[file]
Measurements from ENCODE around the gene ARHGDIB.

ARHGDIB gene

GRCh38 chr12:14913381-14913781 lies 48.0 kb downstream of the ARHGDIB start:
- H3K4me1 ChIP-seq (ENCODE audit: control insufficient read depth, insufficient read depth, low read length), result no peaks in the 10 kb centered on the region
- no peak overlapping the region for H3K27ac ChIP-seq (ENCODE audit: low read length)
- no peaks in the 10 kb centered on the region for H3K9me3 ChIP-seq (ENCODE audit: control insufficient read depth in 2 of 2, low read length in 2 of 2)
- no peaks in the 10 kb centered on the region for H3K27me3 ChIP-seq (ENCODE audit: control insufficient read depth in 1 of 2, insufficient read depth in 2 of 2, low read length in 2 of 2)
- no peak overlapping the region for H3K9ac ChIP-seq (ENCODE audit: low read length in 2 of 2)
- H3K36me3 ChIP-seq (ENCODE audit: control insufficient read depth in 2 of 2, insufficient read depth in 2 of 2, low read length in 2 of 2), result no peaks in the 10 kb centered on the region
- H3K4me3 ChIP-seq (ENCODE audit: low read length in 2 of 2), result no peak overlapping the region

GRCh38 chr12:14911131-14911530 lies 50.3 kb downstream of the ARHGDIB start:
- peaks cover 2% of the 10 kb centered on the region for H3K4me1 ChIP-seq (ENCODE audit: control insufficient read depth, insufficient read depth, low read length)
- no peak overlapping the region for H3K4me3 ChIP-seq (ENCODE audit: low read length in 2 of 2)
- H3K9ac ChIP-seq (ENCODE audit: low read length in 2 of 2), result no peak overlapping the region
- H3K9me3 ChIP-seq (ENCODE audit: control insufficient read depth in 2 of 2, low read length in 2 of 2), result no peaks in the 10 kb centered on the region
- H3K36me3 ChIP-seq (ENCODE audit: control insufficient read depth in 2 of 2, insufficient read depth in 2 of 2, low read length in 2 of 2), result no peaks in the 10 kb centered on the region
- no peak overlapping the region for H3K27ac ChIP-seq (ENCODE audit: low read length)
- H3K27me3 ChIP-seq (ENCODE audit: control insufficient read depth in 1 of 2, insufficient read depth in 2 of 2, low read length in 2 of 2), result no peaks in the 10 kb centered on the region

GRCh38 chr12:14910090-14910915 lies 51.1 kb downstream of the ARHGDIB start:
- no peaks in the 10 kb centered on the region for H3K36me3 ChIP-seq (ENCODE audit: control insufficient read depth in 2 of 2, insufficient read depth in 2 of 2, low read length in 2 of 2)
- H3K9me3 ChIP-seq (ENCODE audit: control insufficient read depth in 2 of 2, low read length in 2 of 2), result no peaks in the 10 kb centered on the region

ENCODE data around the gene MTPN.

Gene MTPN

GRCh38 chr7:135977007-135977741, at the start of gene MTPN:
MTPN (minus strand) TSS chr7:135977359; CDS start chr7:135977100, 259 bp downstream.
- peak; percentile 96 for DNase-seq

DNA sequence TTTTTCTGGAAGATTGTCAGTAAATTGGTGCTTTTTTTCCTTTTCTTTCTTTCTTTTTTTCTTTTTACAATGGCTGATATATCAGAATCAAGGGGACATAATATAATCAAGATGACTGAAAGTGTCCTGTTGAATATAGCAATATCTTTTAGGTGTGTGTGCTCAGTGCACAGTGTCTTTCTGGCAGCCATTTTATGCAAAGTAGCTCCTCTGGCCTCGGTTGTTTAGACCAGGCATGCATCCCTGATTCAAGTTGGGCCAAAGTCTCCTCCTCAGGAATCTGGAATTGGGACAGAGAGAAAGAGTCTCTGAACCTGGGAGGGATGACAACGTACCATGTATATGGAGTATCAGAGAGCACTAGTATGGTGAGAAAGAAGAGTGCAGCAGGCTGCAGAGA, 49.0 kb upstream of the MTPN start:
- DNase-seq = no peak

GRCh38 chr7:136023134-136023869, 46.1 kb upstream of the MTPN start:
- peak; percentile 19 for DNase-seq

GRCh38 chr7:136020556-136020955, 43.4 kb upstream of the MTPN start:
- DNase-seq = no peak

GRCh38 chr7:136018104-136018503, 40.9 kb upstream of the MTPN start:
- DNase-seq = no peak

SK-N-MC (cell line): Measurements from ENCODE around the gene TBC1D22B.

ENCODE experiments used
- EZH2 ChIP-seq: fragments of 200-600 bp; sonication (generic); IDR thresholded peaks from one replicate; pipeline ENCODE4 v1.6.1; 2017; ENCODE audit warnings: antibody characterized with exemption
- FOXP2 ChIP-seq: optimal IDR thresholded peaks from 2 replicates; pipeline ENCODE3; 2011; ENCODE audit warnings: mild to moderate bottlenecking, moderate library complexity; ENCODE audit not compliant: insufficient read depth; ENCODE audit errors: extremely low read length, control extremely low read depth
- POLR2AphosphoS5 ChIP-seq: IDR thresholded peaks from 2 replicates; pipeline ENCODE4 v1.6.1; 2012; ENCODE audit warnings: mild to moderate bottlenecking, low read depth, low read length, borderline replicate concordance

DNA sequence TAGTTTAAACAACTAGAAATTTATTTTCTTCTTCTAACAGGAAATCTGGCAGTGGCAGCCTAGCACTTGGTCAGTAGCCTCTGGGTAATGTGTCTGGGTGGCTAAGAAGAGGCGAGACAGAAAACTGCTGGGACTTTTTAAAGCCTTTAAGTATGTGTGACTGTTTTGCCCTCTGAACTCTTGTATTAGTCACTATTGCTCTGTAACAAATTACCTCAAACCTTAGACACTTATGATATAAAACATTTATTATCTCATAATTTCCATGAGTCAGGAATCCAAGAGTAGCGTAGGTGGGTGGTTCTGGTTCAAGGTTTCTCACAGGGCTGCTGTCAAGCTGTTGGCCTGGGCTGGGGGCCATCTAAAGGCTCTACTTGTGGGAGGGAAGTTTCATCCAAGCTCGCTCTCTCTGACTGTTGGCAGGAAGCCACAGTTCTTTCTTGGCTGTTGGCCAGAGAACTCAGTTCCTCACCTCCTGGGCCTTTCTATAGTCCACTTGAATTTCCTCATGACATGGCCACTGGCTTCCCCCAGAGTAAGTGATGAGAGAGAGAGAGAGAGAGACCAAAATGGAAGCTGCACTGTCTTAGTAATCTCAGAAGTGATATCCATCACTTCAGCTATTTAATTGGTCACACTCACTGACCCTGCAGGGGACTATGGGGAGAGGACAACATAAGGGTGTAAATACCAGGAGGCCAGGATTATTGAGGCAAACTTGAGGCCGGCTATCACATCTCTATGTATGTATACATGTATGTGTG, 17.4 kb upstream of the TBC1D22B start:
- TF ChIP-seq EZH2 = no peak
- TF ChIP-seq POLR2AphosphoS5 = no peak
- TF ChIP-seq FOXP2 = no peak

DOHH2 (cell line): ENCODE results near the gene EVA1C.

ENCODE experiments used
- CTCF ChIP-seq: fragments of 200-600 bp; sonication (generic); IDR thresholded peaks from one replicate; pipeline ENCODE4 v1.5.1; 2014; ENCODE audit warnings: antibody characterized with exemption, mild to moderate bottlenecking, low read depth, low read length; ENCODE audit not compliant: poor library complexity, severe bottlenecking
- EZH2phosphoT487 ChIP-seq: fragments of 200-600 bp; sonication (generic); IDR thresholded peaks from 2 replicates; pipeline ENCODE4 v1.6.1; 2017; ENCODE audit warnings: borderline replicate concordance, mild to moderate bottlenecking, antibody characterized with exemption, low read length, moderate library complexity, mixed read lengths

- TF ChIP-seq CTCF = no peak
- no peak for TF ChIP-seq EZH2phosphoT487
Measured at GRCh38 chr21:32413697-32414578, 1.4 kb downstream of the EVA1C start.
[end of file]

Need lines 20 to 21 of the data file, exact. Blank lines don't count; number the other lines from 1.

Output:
- no peaks in the 10 kb centered on the region for H3K36me3 ChIP-seq (ENCODE audit: control insufficient read depth in 2 of 2, insufficient read depth in 2 of 2, low read length in 2 of 2)
- H3K9me3 ChIP-seq (ENCODE audit: control insufficient read depth in 2 of 2, low read length in 2 of 2), result no peaks in the 10 kb centered on the region